The only problem with Lady Bird Lake is that it can get very crowded.
Lake Austin—another Colorado River reservoir located just upstream from Lady Bird Lake—also offers some great sunfish angling opportunities, and may be slightly less busy. (It’s also a lake definitely worth fishing for bass in the Austin area.)
One of the few natural lakes in Texas, Caddo Lake is located on Big Cypress Bayou, where it extends across the state line from Northeast Texas into Louisiana. It’s a wild place, and there are a lot of massive sunfish here.
Bluegill are the most common species, but Caddo Lake also produces huge shellcrackers, many of them weighing a pound or more. The best fishing is from late spring into early summer.
The standard bait here is a 1- to 2-inch segment of nightcrawler on an aberdeen hook.
Bobbers are helpful in this snaggy water, but try to keep your bait close to the bottom, especially if you’re targeting redears. Cypress trees and other woody cover are often the most productive.
Something to be aware of is that much of Caddo Lake is a labyrinth of backwaters, sloughs and cypress groves. It is very easy to become lost here, so a quality map of the lake is essential if you plan to venture beyond the marked boat lanes.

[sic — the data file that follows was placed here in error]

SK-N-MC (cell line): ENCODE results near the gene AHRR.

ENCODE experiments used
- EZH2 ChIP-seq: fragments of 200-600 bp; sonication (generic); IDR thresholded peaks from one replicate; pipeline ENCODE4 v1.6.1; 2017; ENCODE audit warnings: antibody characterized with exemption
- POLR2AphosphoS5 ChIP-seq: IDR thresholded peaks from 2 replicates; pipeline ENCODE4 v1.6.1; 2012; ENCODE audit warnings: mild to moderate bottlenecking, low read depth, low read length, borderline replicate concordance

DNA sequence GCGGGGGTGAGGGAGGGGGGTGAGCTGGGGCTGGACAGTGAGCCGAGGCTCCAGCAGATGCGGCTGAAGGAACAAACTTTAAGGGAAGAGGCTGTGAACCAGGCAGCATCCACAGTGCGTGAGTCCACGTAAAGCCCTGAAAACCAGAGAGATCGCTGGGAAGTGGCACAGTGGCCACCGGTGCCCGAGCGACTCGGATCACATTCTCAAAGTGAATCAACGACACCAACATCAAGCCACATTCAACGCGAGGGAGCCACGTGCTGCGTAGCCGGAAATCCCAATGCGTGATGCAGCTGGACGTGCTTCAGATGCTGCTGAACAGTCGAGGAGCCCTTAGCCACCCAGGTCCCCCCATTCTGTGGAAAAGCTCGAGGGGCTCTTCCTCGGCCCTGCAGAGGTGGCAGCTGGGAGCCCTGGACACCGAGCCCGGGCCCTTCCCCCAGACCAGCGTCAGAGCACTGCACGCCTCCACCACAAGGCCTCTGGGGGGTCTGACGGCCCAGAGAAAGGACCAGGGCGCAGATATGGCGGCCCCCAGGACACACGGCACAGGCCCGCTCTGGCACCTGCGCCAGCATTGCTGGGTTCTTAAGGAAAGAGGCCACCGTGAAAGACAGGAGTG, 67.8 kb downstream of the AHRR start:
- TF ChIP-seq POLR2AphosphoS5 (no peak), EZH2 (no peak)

That being said, there’s some outstanding fishing for bluegill, sunfish, bass and crappie in backwater areas. (Caddo Lake also made our comprehensive list of best bass fishing spots in all of Texas.)
It’s an excellent kayak fishing lake, and Caddo Lake State Park provides a perfect launch point.
Final note: Watch out for gators!
San Marcos River
Another great fly fishing river in Central Texas, the San Marcos River is a spring-fed stream that arises from the San Marcos Springs, in the city of San Marcos.
The springs keep the river’s flow fairly consistent year-round, and also help to regulate its temperature.
Redear and redbreast sunfish are abundant in the river, along with bluegill and several species of bass, including largemouth, smallmouth and guadalupe bass.
Longear sunfish, although typically smaller, are also common. A 0.84-pound state record longear was caught here in 2009.
This is a great river for float trips, and local guides often float the river using rafts, stopping to fish at productive spots. The San Marcos has a lot of deep pools and heavy cover that harbor schools of 8- to 10-inch sunfish.
Larger sunfish are often more than willing to snatch small lures, especially 1/16 and 1/8-ounce soft plastic jigs. Flies including small streamers and topwater poppers are also effective.
Focus on weed edges and woody cover in deep holes, and expect a mixed bag of large sunfish and small bass.